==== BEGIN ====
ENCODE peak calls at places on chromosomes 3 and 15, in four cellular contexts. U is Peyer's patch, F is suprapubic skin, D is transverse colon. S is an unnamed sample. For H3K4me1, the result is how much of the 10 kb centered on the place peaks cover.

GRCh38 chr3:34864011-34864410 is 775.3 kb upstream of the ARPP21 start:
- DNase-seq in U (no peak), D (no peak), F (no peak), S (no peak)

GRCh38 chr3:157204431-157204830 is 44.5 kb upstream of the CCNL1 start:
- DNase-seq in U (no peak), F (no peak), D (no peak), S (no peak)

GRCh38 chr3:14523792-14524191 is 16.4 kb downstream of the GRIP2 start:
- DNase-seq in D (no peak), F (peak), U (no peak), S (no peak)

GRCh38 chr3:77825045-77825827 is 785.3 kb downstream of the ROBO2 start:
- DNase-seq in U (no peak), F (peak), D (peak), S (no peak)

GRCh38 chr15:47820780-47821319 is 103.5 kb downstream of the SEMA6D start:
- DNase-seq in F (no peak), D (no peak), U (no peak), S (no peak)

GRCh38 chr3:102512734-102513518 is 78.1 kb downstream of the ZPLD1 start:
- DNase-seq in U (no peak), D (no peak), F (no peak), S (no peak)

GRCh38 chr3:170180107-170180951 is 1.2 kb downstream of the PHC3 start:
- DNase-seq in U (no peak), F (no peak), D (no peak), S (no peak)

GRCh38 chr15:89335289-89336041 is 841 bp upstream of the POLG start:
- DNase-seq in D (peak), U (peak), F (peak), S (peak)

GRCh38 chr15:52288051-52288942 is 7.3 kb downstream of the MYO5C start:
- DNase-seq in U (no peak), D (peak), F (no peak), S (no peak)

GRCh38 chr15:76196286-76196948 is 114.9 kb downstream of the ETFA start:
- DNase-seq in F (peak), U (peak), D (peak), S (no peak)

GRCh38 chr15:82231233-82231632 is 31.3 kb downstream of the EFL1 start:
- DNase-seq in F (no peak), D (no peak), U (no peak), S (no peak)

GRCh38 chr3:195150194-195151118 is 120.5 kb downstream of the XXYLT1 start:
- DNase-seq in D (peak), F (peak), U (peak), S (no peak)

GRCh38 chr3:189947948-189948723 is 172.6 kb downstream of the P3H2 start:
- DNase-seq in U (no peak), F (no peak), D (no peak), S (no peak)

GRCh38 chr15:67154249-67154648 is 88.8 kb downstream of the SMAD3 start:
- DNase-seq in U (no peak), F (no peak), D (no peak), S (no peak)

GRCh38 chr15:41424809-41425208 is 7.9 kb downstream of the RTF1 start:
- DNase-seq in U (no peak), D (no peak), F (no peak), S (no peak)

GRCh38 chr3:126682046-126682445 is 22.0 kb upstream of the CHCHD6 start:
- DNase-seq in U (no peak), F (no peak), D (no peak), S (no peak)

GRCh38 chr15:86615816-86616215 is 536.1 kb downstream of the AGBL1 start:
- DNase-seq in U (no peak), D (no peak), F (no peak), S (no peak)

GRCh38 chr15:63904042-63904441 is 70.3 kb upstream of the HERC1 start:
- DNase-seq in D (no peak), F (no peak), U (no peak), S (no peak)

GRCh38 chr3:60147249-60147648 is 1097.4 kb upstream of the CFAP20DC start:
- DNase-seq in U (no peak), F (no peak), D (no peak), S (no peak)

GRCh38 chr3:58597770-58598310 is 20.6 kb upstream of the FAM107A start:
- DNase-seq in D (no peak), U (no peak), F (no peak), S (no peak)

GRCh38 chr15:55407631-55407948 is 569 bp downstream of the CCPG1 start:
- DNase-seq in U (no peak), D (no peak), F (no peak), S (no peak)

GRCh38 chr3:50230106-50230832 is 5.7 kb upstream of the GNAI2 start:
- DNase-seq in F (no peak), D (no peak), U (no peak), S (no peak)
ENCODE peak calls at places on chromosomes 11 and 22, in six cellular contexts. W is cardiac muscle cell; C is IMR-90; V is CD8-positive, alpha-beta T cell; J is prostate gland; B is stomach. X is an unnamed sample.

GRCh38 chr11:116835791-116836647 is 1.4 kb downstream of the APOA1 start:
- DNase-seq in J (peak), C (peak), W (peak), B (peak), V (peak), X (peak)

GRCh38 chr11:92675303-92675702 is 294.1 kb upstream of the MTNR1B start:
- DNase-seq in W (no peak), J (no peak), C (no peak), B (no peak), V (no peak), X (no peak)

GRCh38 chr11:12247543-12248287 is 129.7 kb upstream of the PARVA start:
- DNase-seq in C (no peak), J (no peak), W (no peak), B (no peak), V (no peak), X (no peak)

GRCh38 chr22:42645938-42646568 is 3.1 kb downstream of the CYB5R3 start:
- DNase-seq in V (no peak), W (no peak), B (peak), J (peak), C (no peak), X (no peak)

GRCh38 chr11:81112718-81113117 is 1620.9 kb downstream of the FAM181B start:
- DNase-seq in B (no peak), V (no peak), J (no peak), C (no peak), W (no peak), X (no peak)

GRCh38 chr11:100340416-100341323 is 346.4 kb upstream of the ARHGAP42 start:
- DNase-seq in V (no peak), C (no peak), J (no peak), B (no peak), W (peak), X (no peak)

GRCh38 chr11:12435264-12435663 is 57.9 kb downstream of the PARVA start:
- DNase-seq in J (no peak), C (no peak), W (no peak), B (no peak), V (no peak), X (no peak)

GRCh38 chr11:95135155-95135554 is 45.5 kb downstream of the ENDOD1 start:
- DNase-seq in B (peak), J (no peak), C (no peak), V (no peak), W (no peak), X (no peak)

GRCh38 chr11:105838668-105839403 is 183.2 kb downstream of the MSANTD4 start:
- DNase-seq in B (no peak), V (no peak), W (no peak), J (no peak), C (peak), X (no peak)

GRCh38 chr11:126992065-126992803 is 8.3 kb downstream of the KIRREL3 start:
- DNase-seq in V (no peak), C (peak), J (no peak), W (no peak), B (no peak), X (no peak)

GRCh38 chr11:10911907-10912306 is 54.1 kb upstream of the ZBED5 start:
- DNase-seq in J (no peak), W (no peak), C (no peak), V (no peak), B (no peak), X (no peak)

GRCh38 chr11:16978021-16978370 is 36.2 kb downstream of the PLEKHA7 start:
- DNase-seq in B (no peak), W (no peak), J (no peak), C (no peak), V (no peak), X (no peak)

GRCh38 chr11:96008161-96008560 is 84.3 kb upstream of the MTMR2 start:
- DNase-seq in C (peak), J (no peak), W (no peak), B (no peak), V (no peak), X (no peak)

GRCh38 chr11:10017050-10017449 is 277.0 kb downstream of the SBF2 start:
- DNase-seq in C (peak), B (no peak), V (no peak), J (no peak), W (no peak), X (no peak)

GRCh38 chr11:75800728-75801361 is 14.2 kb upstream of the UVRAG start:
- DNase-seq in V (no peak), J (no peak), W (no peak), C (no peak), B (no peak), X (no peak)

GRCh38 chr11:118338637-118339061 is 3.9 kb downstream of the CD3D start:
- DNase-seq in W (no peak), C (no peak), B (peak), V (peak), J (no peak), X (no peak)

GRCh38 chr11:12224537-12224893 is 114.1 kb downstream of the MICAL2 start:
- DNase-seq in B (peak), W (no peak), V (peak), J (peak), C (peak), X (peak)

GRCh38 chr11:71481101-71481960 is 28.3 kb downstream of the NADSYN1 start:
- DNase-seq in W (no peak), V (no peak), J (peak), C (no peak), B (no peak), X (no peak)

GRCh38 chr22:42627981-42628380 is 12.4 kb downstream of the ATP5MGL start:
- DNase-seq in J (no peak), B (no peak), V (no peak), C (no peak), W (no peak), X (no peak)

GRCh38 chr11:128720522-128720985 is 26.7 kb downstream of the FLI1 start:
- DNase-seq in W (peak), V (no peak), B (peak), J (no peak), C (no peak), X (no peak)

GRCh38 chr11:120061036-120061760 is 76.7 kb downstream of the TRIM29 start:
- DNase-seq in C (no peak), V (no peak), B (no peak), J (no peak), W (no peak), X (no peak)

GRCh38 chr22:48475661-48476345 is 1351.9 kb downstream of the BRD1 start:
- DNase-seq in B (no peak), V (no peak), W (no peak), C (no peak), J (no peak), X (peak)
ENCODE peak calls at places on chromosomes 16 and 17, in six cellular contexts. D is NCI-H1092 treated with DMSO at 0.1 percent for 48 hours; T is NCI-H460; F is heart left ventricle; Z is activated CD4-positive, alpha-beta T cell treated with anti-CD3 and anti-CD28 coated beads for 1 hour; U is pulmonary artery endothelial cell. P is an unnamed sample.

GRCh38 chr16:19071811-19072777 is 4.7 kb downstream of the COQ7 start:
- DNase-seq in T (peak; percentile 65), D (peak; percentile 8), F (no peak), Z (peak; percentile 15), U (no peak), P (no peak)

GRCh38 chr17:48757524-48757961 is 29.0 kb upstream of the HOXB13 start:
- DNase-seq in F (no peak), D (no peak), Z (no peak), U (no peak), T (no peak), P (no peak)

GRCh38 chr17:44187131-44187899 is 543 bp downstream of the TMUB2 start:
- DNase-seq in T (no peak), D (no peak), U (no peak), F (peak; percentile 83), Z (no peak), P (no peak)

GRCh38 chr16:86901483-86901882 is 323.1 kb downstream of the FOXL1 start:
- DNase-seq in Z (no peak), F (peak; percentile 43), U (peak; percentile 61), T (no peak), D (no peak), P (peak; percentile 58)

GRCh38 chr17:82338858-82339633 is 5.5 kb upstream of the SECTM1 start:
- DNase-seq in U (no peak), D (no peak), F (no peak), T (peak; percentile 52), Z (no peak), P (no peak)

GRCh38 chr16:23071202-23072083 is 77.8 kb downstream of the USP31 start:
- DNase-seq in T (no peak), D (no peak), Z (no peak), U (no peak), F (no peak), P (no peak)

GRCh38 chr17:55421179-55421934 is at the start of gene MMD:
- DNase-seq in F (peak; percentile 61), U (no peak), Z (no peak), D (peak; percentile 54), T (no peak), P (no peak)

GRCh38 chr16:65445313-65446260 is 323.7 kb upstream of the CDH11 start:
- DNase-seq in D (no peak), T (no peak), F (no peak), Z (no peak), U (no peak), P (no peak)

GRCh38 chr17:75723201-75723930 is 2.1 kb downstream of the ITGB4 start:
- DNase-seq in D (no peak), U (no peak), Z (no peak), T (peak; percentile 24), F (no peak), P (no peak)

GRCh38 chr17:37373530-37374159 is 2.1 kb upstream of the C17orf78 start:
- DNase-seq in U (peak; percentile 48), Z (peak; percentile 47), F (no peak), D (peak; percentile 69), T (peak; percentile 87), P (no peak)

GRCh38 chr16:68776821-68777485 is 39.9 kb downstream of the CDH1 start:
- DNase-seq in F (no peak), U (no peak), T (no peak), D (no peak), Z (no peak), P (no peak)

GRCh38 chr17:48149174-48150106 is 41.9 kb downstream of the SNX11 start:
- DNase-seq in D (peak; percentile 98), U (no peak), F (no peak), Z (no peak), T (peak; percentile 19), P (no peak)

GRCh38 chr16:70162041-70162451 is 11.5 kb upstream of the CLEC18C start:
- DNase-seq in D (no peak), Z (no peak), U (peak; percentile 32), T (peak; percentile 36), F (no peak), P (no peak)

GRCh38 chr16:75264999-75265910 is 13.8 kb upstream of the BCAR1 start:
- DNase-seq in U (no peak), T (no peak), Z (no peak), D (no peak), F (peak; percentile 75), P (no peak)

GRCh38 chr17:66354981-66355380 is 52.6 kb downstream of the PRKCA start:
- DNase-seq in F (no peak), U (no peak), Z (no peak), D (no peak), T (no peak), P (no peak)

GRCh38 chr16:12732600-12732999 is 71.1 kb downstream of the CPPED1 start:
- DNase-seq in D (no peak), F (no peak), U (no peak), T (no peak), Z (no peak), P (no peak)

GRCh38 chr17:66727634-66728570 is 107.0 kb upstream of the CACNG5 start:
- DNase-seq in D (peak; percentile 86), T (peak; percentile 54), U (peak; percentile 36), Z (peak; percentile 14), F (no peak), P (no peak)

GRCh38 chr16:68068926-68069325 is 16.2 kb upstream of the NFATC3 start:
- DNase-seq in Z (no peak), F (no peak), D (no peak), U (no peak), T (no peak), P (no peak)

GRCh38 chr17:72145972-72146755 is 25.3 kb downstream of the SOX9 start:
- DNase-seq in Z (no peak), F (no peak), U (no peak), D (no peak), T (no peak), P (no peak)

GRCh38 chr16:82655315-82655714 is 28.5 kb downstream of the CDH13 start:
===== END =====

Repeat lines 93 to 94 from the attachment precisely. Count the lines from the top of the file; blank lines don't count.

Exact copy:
- DNase-seq in T (peak; percentile 65), D (peak; percentile 8), F (no peak), Z (peak; percentile 15), U (no peak), P (no peak)

GRCh38 chr17:48757524-48757961 is 29.0 kb upstream of the HOXB13 start: